I mean, I actually am sort of gobsmacked that we are talking about a published paper which concretely supports the idea that the educational system should literally have different program streams for people of different races (to, quote, “help make them the very best they can be”… does anyone even remember the 20th century anymore?). Cofnas confidently says such programs, quote, “ought to exist”. I mean, just think for like 18 seconds about what kind of insane dangers are obviously associated with this proposal, and about what its social implications would be. Surely published papers supporting race-stream education this have to be careful, judicious and well-researched. This paper is none of those, and this journal should publicly declare its willingness to be more careful in the future.Report

David Mark Wallace
David Mark Wallace
Reply to  Avalonian
1 year ago

On Avalonian’s second paragraph: That’s a weird section of the paper, actually. Cofnas is endorsing a position defended in Janet Kourany’s 2016 paper – but that part of Kourany’s paper is written in the voice of her critic (it ends “This is what I think you will say”) and not actually something she’s endorsing herself. It actually is an error of scholarship (in my judgement) for Cofnas not to make this clearer (though it’s an error that falls way below any retraction threshold – errors like that are far from uncommon).Report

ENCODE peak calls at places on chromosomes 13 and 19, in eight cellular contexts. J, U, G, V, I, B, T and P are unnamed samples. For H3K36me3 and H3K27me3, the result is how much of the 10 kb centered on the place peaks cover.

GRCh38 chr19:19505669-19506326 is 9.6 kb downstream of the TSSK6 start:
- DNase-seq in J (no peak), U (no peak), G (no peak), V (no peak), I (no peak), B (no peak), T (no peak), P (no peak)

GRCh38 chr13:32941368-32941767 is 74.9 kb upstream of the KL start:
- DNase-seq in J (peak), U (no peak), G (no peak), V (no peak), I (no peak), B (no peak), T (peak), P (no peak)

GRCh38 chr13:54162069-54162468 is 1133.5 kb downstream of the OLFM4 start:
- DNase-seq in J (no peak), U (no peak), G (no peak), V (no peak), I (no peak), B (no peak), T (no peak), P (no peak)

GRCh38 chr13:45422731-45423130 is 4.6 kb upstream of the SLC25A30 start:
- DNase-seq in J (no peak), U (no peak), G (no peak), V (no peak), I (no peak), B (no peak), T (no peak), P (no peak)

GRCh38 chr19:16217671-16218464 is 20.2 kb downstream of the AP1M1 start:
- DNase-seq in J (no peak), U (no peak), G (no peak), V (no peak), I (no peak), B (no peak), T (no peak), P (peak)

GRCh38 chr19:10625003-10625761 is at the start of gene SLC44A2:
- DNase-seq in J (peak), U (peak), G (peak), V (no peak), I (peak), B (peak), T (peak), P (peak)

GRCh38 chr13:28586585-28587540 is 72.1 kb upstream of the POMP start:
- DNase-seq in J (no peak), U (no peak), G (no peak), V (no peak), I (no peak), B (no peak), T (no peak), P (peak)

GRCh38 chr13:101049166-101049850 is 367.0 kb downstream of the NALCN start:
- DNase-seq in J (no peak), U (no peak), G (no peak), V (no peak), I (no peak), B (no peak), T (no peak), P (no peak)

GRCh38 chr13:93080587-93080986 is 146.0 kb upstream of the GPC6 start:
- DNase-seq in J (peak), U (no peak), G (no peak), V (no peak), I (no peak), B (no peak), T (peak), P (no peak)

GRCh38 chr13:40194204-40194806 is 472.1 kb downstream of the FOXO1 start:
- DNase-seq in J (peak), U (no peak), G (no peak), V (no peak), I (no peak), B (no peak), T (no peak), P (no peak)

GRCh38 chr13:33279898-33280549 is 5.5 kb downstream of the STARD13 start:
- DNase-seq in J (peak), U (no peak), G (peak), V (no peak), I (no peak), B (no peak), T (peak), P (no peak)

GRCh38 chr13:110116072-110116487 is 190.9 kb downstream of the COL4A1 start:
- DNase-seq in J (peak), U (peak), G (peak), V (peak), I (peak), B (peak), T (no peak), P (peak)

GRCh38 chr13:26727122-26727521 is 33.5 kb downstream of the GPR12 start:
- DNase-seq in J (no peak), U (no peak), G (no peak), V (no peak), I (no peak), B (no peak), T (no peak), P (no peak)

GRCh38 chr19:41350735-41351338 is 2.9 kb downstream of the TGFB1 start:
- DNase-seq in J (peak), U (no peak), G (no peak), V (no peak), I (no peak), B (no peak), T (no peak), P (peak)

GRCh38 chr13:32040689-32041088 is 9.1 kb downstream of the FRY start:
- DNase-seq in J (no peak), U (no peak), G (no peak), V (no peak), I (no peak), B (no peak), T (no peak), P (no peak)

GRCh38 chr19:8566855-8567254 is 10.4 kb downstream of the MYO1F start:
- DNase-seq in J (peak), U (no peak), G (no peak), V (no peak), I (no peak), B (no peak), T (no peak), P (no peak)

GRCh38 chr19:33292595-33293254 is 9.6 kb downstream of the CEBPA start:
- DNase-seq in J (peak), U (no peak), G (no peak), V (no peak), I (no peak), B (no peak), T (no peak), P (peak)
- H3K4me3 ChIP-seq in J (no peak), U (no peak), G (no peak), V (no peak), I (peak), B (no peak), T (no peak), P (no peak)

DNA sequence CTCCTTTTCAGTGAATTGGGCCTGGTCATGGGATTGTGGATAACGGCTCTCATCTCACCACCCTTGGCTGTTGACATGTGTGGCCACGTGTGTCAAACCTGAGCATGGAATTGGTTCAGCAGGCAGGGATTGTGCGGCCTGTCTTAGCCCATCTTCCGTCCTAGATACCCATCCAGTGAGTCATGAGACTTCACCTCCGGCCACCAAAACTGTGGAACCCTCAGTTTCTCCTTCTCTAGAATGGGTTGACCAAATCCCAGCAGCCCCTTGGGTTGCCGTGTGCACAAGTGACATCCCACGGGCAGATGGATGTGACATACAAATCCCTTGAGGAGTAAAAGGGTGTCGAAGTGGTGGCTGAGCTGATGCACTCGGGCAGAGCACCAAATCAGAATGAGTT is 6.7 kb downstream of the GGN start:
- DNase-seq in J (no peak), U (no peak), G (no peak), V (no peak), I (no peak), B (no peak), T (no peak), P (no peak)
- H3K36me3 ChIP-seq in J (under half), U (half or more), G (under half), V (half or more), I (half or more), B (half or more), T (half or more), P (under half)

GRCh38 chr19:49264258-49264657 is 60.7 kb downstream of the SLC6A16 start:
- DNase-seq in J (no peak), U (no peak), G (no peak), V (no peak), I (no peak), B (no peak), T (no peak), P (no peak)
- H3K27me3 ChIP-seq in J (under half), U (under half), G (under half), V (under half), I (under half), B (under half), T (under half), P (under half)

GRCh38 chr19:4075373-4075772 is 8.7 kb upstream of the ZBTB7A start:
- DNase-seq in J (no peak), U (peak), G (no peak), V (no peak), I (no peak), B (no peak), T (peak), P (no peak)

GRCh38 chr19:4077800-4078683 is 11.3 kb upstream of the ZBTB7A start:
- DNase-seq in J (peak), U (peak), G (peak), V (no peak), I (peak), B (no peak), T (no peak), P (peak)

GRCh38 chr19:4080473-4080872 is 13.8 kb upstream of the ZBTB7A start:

Dennis Arjo
Reply to  David Mark Wallace
1 year ago

That part of the paper is an appalling mess–Cofnas, like Kournay’s imagined critic, seem to have lost sight of the ‘on average’ part of these cross group comparisons. Even if the science were to break as Cofnas thinks (hopes? fears?) it might, there will be lots of smart black kids and lots of dumb white ones.Report

Avalonian
Reply to  David Mark Wallace
1 year ago

“It actually is an error of scholarship (in my judgement) for Cofnas not to make this clearer”. Indeed. So why didn’t a referee catch this error? I can’t submit to a journal these days without some jackass referee complaining that one of my Habermas citations is wrong. Is it really so much to ask journals to publicly declare allegiance to a much less demanding and morally important standard, i.e. one which asks authors who are defending race-streamed education to have a very, very good case for their overall position?

For the record, I’m not in favor of anything like retraction or resignation here. I’d think it would be best for the editors to acknowledge the error, apologize and clarify moving forward.Report

Robert A Gressis
Robert A Gressis
Reply to  Avalonian
1 year ago

I’m confused by the relevance of the petition to Cofnas’s article. According to the abstract (which I have read) of Cofnas’s article (which I haven’t read), Cofnas thinks there’s a possibility that race differences in IQ may be partly explained by genetic differences, and, because of that possibility, it’s permissible to engage in research that demonstrates the actuality of this possibility.

I’m guessing he thinks the possibility is not realized just in a distant possible world, but in a nearby one. And I’m guessing he thinks that genetics doesn’t explain .0000001 percent of the variation among the scores between different population groups, but rather something like 10% or more, so I present his argument like this:

1. There is a significant chance that racial differences in IQ scores are partly explained, to a significant degree, by genetic differences.